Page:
The move by Nintendo, which expects to spend Y68bn as a group this year, is a further signal of what industry observers predict could be the most expensive console war ever fought.
The planned media blitz in Nintendo’s domestic market will involve 10 different television advertisements for the Wii, the hiring of vast conference halls for “Wii Experience” shows for the public, and the setting up of expensive demonstration booths at retailers throughout the country.
Analysts said that Sony’s limited launch inventories of 80,000 PS3 consoles represented a significant opportunity for Nintendo, which was ready to hit the Japanese market with a launch stock of 400,000 units.
KBC Equities games analyst Hiroshi Kamide said Nintendo’s campaign meant Nintendo had “a chance to put its machines in customers’ hands far more quickly than Sony can at this stage.”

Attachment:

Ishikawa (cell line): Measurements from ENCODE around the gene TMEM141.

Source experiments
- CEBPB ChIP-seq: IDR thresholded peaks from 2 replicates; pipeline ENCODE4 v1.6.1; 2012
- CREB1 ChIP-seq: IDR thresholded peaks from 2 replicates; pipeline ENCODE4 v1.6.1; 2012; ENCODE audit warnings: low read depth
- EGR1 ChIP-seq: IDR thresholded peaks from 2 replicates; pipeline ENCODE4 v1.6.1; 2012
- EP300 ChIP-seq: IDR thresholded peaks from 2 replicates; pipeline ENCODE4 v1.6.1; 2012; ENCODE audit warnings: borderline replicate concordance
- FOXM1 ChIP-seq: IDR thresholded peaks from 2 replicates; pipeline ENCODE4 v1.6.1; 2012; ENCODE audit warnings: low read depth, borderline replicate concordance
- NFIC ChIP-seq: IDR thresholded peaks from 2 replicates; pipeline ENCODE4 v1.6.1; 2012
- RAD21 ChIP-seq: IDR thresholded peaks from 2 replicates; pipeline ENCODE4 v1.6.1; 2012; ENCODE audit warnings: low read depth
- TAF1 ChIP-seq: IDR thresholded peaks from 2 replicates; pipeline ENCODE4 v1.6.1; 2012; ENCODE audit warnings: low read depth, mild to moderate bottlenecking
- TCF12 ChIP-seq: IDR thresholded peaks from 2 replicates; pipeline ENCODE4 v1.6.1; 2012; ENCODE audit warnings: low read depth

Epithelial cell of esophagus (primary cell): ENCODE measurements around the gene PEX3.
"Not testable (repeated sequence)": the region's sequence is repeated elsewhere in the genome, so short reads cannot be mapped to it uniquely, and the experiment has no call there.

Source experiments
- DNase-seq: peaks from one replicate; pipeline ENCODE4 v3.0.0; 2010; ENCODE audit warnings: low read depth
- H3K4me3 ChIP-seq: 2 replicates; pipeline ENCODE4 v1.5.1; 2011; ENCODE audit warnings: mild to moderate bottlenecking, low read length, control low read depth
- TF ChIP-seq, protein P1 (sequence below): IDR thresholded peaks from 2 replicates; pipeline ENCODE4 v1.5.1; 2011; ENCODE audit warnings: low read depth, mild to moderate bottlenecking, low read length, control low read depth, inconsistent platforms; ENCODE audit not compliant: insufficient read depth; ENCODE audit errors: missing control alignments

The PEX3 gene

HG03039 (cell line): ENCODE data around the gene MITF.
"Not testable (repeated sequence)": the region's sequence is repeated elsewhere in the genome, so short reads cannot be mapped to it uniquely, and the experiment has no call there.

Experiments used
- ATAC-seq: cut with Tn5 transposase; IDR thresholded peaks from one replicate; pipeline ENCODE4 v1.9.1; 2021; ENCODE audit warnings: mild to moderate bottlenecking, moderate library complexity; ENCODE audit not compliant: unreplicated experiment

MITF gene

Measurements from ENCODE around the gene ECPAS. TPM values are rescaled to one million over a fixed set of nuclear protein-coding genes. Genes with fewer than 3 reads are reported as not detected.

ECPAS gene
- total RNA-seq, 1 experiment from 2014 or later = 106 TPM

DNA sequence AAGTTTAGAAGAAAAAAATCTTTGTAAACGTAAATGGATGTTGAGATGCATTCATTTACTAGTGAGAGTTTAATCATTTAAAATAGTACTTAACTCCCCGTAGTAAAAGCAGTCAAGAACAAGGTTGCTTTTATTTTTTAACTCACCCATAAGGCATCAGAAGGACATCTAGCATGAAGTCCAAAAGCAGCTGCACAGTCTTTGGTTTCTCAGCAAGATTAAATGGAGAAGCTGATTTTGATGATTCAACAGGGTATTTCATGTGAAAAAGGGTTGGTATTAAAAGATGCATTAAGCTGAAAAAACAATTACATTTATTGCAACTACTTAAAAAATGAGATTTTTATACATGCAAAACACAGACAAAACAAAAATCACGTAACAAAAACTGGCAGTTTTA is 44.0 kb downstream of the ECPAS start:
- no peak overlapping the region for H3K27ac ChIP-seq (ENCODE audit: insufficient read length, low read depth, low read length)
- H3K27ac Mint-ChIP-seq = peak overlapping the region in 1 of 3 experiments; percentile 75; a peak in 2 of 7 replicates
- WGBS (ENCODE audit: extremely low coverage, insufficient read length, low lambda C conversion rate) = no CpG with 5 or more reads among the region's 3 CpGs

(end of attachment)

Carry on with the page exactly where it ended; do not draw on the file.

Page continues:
Nintendo’s 20 per cent increase in its advertising budget was an attempt to avoid repeating bad experiences in the past, analysts said.
Nintendo’s previous console, the GameCube, was launched in 2001 to compete with the PlayStation2 but sold less than a fifth as many units.
The campaign has yielded some good early results. Last weekend, more than 18,000 people attended a Wii show in the city of Osaka with fans queueing for more than four hours for a 10-minute turn on “Legend of Zelda” – a game tipped to help drive initial sales of the hardware.
Nintendo said that the sharp jump in marketing budget was also due to the wider range of customers that the Wii is aimed at. Previous Nintendo consoles have been squarely aimed at younger gamers. But following the success of its handheld DS console in attracting middle-aged enthusiasts, Nintendo is pitching the Wii at the whole family, and accordingly buying expensive TV advertising slots in evening prime-time.
Some analysts believe, however, that despite expensive marketing campaigns, the Wii console may ultimately struggle. While Nintendo is busy pitching its machine at a wide age group, the PS3 has already established its technological dominance with more serious gamers.
Nicholas Spratt, an analysts at Lehman Brothers, said Nintendo faced a “significant risk” by capitulating in the competition for the highest specification console – a move that may drive third-party games makers onto the PS3 or Microsoft’s Xbox 360.